There is therefore enormous uncertainty as to what the clause meant as an original matter (this is one reason that original expected applications originalism is so useful as to the Establishment Clause)–uncertainty that is reflected in the very spare historical record that reveals next to nothing about the clause’s historical meaning. Church-state arrangements in the early republic were, as they are now, deeply unsettled and contested, and the Establishment Clause was not intended to settle them. If the clause is read as Justice Thomas reads it–as a federalism provision–then one must make the inference (and it is an inference) that a national church was prohibited, since a national church would present a major obstacle to the freedom of states to decide on their own church-state arrangements. 

Part II of the concurrence assumes that the clause had been incorporated and then argues that what the clause proscribes is “coercion of religious orthodoxy and of financial support by force of law and threat of penalty.” Note that here there is a kind of unity with Justice Scalia’s view of the scope of protection afforded by the Free Exercise Clause. This “actual legal coercion” test–which the Justices distinguish from a “subtle coercive pressures” test (see Lee v. Weisman) involves the exercise of government power “in order to exact financial support of the church, compel religious observance, or control religious doctrine.” It is therefore unsurprising that Justice Thomas and Justice Scalia did not join Part II(B) of Justice Kennedy’s opinion dealing with the type of coercion required to make out an Establishment Clause challenge (assuming its incorporation against the states).

White on Justice Kagan’s Dissent in Town of Greece

Over at the The Weekly Standard, Adam White picks up and expands insightfully on Justice Kagan’s comments about the nature of American citizens’ relation to their government, which I had noted here. I had not known about Teddy Roosevelt’s remarks concerning “hyphenated Americans.” Here’s a bit from Adam’s post:

On the other side of this spectrum, at its far extreme, we find Teddy Roosevelt’s famous criticism of “hyphenated Americans“:

What is true of creed is no less true of nationality. There is no room in this country for hyphenated Americanism. When I refer to hyphenated Americans, I do not refer to naturalized Americans. Some of the very best Americans I have ever known were naturalized Americans, Americans born abroad. But a hyphenated American is not an American at all. This is just as true of the man who puts “native” before the hyphen as of the man who puts German or Irish or English or French before the hyphen. Americanism is a matter of the spirit and of the soul. Our allegiance must be purely to the United States. We must unsparingly condemn any man who holds any other allegiance. But if he is heartily and singly loyal to this Republic, then no matter where he was born, he is just as good an American as any one else.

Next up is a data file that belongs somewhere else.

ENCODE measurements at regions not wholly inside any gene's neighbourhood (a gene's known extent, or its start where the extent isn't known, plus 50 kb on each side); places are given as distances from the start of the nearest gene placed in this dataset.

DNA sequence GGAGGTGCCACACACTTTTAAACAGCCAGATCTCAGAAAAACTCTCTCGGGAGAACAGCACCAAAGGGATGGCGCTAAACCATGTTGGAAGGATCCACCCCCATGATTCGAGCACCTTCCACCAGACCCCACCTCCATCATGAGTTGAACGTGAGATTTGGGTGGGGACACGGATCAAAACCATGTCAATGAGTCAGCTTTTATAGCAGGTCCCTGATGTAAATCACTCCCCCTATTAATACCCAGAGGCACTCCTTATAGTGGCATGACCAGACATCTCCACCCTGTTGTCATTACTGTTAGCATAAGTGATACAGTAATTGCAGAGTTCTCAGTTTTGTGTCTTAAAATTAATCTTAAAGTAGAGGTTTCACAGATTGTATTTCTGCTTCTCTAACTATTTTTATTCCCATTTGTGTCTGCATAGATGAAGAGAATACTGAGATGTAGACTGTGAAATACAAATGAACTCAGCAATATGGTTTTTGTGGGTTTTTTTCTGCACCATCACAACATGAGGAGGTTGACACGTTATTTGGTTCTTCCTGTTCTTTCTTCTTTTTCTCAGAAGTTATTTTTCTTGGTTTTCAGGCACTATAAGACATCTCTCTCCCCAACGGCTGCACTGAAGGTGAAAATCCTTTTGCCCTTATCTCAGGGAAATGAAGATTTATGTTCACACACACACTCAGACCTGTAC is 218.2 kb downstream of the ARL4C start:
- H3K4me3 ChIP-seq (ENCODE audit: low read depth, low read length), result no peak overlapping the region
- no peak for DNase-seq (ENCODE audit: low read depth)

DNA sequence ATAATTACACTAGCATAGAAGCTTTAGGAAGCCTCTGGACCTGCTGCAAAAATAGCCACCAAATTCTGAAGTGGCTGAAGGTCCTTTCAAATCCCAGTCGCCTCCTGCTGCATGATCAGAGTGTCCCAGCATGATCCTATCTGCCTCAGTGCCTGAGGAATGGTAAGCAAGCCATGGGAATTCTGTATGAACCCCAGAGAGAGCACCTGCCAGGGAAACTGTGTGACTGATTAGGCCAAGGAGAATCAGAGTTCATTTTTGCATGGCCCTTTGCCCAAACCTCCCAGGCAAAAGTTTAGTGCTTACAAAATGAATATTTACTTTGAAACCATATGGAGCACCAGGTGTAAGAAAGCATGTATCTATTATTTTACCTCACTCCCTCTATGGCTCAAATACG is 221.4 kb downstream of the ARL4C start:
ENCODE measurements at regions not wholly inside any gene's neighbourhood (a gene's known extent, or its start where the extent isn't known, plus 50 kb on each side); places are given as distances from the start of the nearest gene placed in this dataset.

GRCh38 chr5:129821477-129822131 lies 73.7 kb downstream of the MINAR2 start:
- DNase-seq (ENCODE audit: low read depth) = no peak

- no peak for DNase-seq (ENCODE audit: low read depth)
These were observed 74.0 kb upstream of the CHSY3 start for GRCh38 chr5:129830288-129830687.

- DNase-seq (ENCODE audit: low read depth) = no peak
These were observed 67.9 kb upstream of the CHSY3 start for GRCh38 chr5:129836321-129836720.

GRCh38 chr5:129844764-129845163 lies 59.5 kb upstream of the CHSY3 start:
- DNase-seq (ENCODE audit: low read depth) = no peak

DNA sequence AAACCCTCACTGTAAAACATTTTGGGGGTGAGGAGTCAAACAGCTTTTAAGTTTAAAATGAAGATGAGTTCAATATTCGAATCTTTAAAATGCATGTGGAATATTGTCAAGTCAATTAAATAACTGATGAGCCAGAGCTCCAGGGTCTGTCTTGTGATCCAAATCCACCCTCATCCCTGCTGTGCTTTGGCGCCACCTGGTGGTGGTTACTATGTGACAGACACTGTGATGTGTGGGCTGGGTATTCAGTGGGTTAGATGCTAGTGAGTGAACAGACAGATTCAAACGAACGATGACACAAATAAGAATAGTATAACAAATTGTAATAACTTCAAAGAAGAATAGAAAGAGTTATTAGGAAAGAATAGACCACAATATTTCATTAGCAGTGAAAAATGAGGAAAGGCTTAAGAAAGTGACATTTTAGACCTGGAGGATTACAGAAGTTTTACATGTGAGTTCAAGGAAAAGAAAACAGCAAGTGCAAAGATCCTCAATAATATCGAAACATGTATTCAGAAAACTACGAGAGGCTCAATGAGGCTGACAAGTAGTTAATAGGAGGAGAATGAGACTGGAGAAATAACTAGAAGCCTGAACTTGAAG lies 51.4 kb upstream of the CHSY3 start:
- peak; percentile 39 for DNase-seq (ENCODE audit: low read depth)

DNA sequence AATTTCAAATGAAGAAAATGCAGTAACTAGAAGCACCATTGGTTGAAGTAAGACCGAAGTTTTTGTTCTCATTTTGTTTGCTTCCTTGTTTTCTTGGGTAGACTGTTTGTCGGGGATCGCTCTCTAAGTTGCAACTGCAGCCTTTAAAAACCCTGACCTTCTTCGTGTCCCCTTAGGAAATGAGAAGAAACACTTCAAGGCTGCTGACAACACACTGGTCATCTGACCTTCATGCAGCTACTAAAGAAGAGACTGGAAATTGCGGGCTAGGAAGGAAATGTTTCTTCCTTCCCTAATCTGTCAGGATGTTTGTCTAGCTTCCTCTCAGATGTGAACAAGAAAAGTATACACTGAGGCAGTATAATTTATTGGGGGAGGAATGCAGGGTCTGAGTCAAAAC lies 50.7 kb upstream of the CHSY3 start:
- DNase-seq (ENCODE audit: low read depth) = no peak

Roosevelt reiterated a year later, “let us be Americans, nothing else.” Such sentiments find echoes, perhaps distant, in Justice Kagan’s dissent—at least when she urges each American citizen “performs the duties … of citizenship … not as an adherent to one or another religion, but simply as an American.”

These arguments cut across familiar political lines; indeed, I suspect that all of us occasionally harbor thoughts on both sides of the spectrum. Conservatives might today share DeGirolami’s concerns about Kagan’s dissent (and Roosevelt’s concerns about “hyphenated Americans”); but they might also have bristled, just a few years ago, at Justice Sotomayor’s suggestion that as a justice she would benefit especially from “the richness of her experiences.”

And conservatives are not the only ones who likely have seen both sides of these questions. Indeed, note that Justice Sotomayor herself joined Kagan’s dissent, despite the notes strikingly at odds with her own account of how each judge’s own background affects the judge’s work.

These considerations cut across partisan and ideological lines because there is at least a kernel of truth at each extreme. Americans should not stand before their government exclusively as representatives of particular “little platoons.” But it would be just as mistaken to race to the other end of the spectrum and assert that Americans must strip themselves of all prior attachments and experiences before engaging the public arena—leaving us with, in Father Richard John Neuhaus words, a “naked public square.”

I am not saying that Kagan intended to imply that our public square is and ought to be “naked.” Far from it—if anything, I suspect that she was just a little bit too casual with her opinion’s specifics. (In that respect, she would be in good company lately.)

But even if Justice Kagan was just speaking a little too casually, her casual overstatement is an interesting one. Her offhand remark—and DeGirolami’s response—ought to challenge all of us to think more seriously about what citizenship and civic duty truly entails.